Publication( 2009-08-01) Dasgupta, Basab ; Narayan, Ambar ; Skoufias, EmmanuelSatisfaction surveys offer a potentially convenient and cost-effective means for measuring the quality of services. However, concerns about subjectivity and selection bias impede greater use of satisfaction data. This paper analyzes satisfaction data about health and educational services from the 2006 second round of the Governance and Decentralization Survey in Indonesia to assess whether satisfaction data can serve as reliable indicators of quality, despite dubiously high levels of reported satisfaction. The authors use an expectation disconfirmation model that posits that a user s satisfaction with a facility improves with the (positive) difference between the actual quality of the facility and the household s expected standard for quality, which is influenced by its socioeconomic characteristics. The findings show that, after taking into account the expectations of households, reported satisfaction does vary significantly with objective indicators of quality. The analysis also checks for possible selection bias affecting the results by using a two-stage selection model. The model yields policy-relevant insights into the aspects of service delivery that most affect satisfaction, highlights differences across rich and poor districts, and shows that once the role of expectations has been factored in, the variation in user satisfaction can be highly informative for policymakers and researchers alike.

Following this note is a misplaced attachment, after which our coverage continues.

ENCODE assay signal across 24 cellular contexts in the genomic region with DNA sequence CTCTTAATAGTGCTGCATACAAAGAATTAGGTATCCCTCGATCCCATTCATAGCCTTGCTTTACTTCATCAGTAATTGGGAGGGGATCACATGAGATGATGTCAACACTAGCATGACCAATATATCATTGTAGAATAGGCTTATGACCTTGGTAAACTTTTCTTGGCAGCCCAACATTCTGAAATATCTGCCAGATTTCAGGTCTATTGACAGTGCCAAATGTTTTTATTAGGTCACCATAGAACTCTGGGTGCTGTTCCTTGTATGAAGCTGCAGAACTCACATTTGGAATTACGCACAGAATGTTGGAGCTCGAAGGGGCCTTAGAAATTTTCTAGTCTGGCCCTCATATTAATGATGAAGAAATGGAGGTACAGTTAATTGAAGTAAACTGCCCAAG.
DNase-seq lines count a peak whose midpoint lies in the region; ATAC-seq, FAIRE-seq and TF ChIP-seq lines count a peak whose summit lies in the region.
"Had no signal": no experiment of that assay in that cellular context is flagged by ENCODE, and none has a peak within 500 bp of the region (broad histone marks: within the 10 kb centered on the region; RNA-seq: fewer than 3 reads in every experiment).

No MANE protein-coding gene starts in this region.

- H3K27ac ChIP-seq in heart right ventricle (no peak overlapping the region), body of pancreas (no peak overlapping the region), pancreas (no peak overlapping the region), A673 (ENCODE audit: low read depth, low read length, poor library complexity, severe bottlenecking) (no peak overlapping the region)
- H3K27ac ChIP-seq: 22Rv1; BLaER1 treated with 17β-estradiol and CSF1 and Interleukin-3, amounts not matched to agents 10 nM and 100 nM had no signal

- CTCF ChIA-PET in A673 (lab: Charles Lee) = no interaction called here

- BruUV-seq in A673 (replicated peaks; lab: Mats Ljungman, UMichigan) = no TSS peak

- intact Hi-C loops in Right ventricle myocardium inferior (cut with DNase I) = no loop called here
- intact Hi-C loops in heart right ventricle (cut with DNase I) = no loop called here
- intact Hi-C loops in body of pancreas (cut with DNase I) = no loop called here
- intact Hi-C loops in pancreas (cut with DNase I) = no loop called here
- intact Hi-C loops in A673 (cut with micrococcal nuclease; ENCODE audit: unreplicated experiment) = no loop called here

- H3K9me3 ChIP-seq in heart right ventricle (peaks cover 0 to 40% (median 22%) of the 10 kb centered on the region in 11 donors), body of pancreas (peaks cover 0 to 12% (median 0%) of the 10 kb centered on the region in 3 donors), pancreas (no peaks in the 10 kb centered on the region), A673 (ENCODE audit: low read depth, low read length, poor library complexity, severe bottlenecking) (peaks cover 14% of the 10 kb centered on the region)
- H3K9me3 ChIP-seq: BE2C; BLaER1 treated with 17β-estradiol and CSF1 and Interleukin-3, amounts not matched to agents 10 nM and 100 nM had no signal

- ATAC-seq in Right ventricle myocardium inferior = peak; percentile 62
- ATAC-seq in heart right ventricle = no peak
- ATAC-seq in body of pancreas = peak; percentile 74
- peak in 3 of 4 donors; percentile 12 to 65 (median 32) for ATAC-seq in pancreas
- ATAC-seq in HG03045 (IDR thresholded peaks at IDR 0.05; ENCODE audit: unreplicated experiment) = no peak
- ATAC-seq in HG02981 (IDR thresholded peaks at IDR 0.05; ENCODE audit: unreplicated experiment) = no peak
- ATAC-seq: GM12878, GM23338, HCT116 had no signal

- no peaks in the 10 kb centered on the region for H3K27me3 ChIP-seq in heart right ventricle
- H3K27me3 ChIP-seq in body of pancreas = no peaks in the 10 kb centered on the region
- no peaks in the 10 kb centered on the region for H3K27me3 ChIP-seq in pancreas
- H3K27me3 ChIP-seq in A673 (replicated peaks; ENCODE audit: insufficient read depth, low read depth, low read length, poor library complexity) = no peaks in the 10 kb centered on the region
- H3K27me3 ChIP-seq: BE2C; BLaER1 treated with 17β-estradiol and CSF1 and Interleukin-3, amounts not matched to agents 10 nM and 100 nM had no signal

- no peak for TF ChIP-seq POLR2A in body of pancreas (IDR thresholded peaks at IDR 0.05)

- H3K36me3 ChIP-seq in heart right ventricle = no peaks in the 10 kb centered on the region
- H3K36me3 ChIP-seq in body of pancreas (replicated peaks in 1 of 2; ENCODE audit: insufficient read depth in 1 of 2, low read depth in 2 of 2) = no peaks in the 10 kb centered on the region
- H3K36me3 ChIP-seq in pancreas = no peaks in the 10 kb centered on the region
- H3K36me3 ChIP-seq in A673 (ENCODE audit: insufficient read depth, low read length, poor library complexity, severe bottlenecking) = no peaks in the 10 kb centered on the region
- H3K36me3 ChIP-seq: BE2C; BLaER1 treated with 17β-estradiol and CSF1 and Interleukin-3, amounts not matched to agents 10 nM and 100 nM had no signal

Publication(World Bank, Washington, DC, 2013-10) Narayan, Ambar ; Saavedra-Chanduvi, Jaime ; Tiwari, SaileshFocusing on the welfare of the less well off as a measure of real societal progress is the fundamental principle underlying the WBG indicator of "shared prosperity", namely income growth of the bottom 40 percent in every country. This paper uses a database assembled by the World Bank Group to investigate some basic characteristics of shared prosperity, particularly its relationship with overall economic growth and inequality. Initial estimates using this dataset of 79 countries show that median income growth of the bottom 40 percent (circa 2005-2010) was 4.2 percent, a high number in comparison to the 3.1 percent per capita income growth of the overall population. In addition, the low and lower-middle income countries appear to be trailing the upper middle and high income countries in boosting shared prosperity. Establishing conceptual links between income growth of the bottom 40 percent, the overall growth rate and reviewing existing evidence on how these relate to inequality, the paper discusses two main ideas. First, shared prosperity is strongly correlated with overall prosperity implying that the whole host of policies that are important to generate and sustain growth remain relevant. Second, boosting shared prosperity will also require a concerted effort to strengthen the social contract, particularly in the area of promoting equality of opportunity. Growing evidence suggests that improving access for all and reducing inequality of opportunities -- particularly those related to human capital development of children -- are not only about "fairness" and building a "just society", but also about realizing a society's aspirations of economic prosperity.